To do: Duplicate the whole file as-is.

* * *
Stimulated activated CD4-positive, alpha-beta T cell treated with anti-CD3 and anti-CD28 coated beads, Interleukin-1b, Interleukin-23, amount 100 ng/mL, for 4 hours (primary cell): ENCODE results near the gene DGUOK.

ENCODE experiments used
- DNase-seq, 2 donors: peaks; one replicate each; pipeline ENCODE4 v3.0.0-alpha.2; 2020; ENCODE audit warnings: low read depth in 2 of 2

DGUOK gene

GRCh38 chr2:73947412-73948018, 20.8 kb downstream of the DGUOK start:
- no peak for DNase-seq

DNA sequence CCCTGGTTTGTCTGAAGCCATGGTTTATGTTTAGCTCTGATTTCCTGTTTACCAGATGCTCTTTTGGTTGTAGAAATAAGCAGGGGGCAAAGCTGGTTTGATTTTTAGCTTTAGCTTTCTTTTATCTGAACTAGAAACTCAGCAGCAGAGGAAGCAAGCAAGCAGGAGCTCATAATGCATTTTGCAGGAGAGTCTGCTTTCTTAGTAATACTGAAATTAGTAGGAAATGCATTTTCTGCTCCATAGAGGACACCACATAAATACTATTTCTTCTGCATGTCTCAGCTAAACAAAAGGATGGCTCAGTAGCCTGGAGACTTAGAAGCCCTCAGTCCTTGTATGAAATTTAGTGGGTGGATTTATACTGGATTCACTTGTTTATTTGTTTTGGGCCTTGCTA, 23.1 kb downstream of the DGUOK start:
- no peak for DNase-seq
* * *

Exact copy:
Stimulated activated CD4-positive, alpha-beta T cell treated with anti-CD3 and anti-CD28 coated beads, Interleukin-1b, Interleukin-23, amount 100 ng/mL, for 4 hours (primary cell): ENCODE results near the gene DGUOK.

ENCODE experiments used
- DNase-seq, 2 donors: peaks; one replicate each; pipeline ENCODE4 v3.0.0-alpha.2; 2020; ENCODE audit warnings: low read depth in 2 of 2

DGUOK gene

GRCh38 chr2:73947412-73948018, 20.8 kb downstream of the DGUOK start:
- no peak for DNase-seq

DNA sequence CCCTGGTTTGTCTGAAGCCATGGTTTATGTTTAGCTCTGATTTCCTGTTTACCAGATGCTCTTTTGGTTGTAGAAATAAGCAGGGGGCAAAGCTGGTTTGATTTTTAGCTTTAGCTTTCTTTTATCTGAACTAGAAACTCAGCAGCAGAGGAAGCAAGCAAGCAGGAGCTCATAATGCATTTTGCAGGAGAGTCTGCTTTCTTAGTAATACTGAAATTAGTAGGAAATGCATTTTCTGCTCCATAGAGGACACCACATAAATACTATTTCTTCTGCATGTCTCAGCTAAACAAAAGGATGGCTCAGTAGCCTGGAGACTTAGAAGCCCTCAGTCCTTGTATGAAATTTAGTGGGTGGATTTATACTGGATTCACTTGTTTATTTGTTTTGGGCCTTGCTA, 23.1 kb downstream of the DGUOK start:
- no peak for DNase-seq